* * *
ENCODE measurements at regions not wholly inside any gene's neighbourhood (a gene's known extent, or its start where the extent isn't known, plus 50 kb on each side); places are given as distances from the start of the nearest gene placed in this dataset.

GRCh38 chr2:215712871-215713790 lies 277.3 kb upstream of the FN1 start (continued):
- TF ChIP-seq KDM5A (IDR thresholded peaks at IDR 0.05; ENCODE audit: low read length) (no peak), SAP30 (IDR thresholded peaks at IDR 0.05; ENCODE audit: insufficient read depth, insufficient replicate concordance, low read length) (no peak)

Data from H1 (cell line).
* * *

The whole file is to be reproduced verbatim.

ENCODE measurements at regions not wholly inside any gene's neighbourhood (a gene's known extent, or its start where the extent isn't known, plus 50 kb on each side); places are given as distances from the start of the nearest gene placed in this dataset.

GRCh38 chr2:215712871-215713790 lies 277.3 kb upstream of the FN1 start (continued):
- TF ChIP-seq KDM5A (IDR thresholded peaks at IDR 0.05; ENCODE audit: low read length) (no peak), SAP30 (IDR thresholded peaks at IDR 0.05; ENCODE audit: insufficient read depth, insufficient replicate concordance, low read length) (no peak)

Data from H1 (cell line).